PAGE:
Although farmland can still be seen, wineyards have become an iconic part of the region's commerce and culture. Recently some of the larger wineries and vineyards have sought a new trend of seeking ways to make their agricultural presence more positive and less intrusive on the land. Monoculture grape growers and neighboring home owners are concerned with the use of toxic pesticides that spread by wind and can cause soil and water contamination to neighboring land. This and other problems such as over use of water, and contamination of local water sources are leading a few of the grape growers to consider more integrative and sustainable practices. They seek more natural methods and products that can be used as alternatives to commonly used chemicals.
Northern California growers in Sonoma's Russian River Wine Appelation area have a rich viticulture and terroir (terroir is land from which the grapes are grown that imparts a unique quality specific to that region) but must also satasify a rural community that is extremely eco-concious. By doing so, grape growers may become more responsible stewards of the land and help towards a sustainable future.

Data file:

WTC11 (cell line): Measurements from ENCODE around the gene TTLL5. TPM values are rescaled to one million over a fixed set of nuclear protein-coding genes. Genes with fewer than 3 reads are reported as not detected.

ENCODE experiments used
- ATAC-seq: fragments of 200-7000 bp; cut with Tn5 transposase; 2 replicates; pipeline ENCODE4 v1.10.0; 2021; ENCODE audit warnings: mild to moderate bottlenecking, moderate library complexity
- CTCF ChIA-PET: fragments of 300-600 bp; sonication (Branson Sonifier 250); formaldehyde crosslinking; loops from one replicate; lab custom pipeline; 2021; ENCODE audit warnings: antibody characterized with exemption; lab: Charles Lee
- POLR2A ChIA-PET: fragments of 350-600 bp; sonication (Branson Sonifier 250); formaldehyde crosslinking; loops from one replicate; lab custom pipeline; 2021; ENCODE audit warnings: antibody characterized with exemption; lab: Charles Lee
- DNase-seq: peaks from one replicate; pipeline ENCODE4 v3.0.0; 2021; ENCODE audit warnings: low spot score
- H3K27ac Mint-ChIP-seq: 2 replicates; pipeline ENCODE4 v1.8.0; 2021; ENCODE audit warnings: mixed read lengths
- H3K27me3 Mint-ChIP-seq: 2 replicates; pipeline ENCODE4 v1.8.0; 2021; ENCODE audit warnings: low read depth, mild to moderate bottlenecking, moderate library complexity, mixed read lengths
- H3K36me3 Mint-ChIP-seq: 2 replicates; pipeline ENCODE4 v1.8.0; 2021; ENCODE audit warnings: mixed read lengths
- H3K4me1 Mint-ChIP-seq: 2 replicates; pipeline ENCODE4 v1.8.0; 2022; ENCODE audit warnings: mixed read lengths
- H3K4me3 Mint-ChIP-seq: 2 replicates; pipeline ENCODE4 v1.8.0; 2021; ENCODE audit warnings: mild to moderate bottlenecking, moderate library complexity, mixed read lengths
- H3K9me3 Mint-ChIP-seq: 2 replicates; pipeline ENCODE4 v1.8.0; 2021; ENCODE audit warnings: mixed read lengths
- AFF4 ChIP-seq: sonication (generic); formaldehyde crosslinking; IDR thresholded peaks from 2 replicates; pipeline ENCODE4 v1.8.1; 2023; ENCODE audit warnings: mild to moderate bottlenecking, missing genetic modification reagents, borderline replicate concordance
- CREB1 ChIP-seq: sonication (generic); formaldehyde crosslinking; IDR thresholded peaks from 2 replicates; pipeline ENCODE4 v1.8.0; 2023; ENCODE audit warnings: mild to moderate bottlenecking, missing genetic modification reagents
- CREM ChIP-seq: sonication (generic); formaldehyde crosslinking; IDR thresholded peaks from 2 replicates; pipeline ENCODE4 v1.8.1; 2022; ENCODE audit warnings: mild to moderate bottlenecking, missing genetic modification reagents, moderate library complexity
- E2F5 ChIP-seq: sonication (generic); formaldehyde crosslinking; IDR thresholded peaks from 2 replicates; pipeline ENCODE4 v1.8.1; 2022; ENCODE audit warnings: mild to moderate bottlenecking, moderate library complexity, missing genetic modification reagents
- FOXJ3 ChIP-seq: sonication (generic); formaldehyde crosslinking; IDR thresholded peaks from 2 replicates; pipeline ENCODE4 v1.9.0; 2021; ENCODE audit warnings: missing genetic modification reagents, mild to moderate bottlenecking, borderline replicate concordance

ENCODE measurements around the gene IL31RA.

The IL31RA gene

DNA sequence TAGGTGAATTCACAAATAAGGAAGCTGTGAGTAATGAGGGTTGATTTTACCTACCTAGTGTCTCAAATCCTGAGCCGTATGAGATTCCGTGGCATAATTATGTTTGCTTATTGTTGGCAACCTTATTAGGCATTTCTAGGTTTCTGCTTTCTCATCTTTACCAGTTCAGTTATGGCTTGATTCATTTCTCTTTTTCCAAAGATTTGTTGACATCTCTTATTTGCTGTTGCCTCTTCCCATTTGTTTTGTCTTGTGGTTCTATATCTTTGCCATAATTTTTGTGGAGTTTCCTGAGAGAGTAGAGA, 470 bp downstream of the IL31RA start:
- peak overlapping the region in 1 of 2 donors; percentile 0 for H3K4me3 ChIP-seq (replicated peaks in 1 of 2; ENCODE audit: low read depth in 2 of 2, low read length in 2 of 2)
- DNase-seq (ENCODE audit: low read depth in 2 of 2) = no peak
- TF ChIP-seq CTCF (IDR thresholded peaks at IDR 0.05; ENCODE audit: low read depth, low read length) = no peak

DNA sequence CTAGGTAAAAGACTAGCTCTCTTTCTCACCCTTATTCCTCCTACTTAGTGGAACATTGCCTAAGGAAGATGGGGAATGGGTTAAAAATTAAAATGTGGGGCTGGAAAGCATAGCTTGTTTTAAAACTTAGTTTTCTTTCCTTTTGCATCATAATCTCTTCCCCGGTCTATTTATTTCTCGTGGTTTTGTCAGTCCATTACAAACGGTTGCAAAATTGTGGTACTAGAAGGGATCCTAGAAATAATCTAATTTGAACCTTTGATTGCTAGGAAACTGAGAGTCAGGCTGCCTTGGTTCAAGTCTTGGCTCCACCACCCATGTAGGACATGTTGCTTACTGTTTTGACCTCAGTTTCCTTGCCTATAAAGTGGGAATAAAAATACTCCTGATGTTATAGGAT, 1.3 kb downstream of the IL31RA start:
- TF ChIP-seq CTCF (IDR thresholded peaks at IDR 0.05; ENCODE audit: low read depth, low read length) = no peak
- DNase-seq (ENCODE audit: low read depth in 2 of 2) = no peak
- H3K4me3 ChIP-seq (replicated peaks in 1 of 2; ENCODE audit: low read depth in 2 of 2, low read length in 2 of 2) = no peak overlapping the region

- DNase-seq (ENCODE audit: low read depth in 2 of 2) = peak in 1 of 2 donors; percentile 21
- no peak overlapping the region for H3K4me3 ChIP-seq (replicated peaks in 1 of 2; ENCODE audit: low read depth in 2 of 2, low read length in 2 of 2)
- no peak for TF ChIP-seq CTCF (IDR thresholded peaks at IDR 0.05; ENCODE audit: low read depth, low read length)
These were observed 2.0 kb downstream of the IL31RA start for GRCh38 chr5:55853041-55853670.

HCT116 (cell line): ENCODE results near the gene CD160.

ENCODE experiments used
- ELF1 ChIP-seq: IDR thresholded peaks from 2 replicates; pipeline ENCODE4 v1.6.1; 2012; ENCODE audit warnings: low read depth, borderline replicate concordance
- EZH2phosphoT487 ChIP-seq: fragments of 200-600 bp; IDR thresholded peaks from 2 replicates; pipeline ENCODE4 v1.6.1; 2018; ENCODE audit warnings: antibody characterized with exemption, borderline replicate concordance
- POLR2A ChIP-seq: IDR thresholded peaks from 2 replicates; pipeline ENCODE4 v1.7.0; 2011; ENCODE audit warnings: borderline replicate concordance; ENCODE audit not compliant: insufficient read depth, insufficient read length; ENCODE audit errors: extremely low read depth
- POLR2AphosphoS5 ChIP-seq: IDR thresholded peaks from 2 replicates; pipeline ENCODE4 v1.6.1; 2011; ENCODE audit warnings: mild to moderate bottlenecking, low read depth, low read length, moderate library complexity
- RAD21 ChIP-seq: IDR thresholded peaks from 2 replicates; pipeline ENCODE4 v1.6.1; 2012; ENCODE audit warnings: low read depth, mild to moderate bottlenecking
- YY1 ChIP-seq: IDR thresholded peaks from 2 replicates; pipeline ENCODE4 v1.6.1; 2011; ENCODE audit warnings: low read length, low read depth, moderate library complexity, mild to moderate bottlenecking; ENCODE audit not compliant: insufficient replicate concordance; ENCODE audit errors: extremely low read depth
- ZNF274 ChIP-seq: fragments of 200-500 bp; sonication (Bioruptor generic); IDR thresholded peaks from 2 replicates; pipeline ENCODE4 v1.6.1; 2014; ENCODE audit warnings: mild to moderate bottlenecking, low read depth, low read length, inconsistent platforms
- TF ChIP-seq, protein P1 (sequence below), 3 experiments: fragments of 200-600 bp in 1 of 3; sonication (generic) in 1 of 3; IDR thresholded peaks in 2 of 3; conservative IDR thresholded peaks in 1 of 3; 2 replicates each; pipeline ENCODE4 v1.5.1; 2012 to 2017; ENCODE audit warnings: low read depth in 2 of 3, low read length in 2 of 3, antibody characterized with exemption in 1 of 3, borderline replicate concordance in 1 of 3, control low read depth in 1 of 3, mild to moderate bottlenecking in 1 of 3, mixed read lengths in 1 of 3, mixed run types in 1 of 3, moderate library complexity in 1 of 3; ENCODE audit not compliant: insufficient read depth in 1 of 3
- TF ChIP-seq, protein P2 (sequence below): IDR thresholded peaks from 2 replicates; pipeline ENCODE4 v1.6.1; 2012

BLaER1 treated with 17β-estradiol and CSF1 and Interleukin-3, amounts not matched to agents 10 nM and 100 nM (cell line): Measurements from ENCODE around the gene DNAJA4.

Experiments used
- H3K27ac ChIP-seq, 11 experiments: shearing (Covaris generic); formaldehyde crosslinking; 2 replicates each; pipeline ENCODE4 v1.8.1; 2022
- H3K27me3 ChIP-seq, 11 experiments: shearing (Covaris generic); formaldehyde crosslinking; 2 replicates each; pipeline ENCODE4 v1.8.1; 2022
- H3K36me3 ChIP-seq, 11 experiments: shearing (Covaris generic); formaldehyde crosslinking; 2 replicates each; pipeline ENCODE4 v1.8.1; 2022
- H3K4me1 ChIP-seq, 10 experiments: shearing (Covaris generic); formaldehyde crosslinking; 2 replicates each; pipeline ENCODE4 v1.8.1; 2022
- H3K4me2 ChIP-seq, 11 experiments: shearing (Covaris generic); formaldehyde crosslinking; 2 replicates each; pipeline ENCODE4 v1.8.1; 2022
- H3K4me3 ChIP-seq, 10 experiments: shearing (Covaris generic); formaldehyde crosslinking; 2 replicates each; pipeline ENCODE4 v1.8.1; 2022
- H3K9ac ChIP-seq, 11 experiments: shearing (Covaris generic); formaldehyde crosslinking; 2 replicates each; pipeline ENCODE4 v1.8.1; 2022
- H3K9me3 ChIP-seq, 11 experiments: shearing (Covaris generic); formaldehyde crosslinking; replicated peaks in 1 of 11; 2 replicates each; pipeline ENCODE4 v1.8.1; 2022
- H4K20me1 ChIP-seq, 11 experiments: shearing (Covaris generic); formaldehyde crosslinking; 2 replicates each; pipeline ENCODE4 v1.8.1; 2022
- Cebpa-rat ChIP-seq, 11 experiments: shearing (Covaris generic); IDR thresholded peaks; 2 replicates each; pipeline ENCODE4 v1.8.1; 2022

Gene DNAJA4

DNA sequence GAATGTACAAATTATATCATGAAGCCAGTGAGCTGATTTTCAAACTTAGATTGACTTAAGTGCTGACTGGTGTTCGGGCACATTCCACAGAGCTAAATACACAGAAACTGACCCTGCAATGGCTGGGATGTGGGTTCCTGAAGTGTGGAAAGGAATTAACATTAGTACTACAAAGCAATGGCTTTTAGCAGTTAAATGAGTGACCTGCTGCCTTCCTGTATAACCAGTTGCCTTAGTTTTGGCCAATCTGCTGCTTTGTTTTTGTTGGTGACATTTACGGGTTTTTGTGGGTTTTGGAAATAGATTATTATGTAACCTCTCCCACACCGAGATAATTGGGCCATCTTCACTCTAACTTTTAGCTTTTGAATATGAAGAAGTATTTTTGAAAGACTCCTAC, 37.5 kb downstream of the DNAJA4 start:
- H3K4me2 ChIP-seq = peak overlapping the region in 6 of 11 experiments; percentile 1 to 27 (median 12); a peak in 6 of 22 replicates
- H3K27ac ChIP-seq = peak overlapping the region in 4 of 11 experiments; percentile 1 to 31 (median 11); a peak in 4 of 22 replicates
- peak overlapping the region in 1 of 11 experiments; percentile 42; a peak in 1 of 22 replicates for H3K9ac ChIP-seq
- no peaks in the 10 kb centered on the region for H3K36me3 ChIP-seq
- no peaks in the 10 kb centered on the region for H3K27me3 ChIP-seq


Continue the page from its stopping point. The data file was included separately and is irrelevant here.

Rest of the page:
The Russian River Appellation is smack in the middle of the agricultural environment of Sonoma County, and is one to the expanding farm lands and rual home areas. Commercial grape growing here continues to prosper as many of the Sonoma And Napa wines have consistently fetched staggeringly high prices and increasingly high wine ratings.
What could have been considered an onerous lack of stewardship by the vineyards has instead been viewed as an opportunity for a plant conservation experiment that began just a few years ago at a small nearby Sonoma farm that now hosts both an organic garden and vineyard.
The aim of the vineyard's design is to create a prototype where the vineyard landscaping supports a variety of native meadow grasses (i.e., graminoids) and endangered medicinal plants. This combination of plants provides significant ecological function through integration and ongoing renewal of endangered medicinal plants with the growth of native grasses that thrive easily and require lttile maintenance.
The project has begun to show the potentially positive impact of this vineyard landscape design on grape growing as cohabitation is supported and soil